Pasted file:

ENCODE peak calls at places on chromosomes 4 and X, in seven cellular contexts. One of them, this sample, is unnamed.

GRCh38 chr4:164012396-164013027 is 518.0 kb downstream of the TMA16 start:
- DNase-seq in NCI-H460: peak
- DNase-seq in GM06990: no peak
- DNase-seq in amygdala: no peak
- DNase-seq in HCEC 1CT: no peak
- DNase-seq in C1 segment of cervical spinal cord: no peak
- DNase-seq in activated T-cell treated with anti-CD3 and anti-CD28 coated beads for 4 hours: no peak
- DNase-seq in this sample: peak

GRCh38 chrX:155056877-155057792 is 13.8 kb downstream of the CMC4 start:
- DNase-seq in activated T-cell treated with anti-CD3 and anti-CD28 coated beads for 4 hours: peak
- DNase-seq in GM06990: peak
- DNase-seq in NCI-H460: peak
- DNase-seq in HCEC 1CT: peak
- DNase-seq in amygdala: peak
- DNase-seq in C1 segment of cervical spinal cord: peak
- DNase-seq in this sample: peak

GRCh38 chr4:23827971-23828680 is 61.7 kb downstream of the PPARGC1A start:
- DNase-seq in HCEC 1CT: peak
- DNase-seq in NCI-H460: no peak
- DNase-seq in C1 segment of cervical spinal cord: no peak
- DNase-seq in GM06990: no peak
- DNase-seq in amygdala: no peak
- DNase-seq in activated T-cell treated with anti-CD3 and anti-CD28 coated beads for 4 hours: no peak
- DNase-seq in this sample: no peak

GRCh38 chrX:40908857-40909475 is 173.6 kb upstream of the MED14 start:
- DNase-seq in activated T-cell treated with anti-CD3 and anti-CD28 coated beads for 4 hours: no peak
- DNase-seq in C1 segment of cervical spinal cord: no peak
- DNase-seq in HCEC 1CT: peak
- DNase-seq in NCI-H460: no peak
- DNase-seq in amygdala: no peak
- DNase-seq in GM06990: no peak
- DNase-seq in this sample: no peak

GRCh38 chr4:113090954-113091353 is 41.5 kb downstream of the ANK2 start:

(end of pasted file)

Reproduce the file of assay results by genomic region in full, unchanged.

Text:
ENCODE peak calls at places on chromosomes 4 and X, in seven cellular contexts. One of them, this sample, is unnamed.

GRCh38 chr4:164012396-164013027 is 518.0 kb downstream of the TMA16 start:
- DNase-seq in NCI-H460: peak
- DNase-seq in GM06990: no peak
- DNase-seq in amygdala: no peak
- DNase-seq in HCEC 1CT: no peak
- DNase-seq in C1 segment of cervical spinal cord: no peak
- DNase-seq in activated T-cell treated with anti-CD3 and anti-CD28 coated beads for 4 hours: no peak
- DNase-seq in this sample: peak

GRCh38 chrX:155056877-155057792 is 13.8 kb downstream of the CMC4 start:
- DNase-seq in activated T-cell treated with anti-CD3 and anti-CD28 coated beads for 4 hours: peak
- DNase-seq in GM06990: peak
- DNase-seq in NCI-H460: peak
- DNase-seq in HCEC 1CT: peak
- DNase-seq in amygdala: peak
- DNase-seq in C1 segment of cervical spinal cord: peak
- DNase-seq in this sample: peak

GRCh38 chr4:23827971-23828680 is 61.7 kb downstream of the PPARGC1A start:
- DNase-seq in HCEC 1CT: peak
- DNase-seq in NCI-H460: no peak
- DNase-seq in C1 segment of cervical spinal cord: no peak
- DNase-seq in GM06990: no peak
- DNase-seq in amygdala: no peak
- DNase-seq in activated T-cell treated with anti-CD3 and anti-CD28 coated beads for 4 hours: no peak
- DNase-seq in this sample: no peak

GRCh38 chrX:40908857-40909475 is 173.6 kb upstream of the MED14 start:
- DNase-seq in activated T-cell treated with anti-CD3 and anti-CD28 coated beads for 4 hours: no peak
- DNase-seq in C1 segment of cervical spinal cord: no peak
- DNase-seq in HCEC 1CT: peak
- DNase-seq in NCI-H460: no peak
- DNase-seq in amygdala: no peak
- DNase-seq in GM06990: no peak
- DNase-seq in this sample: no peak

GRCh38 chr4:113090954-113091353 is 41.5 kb downstream of the ANK2 start: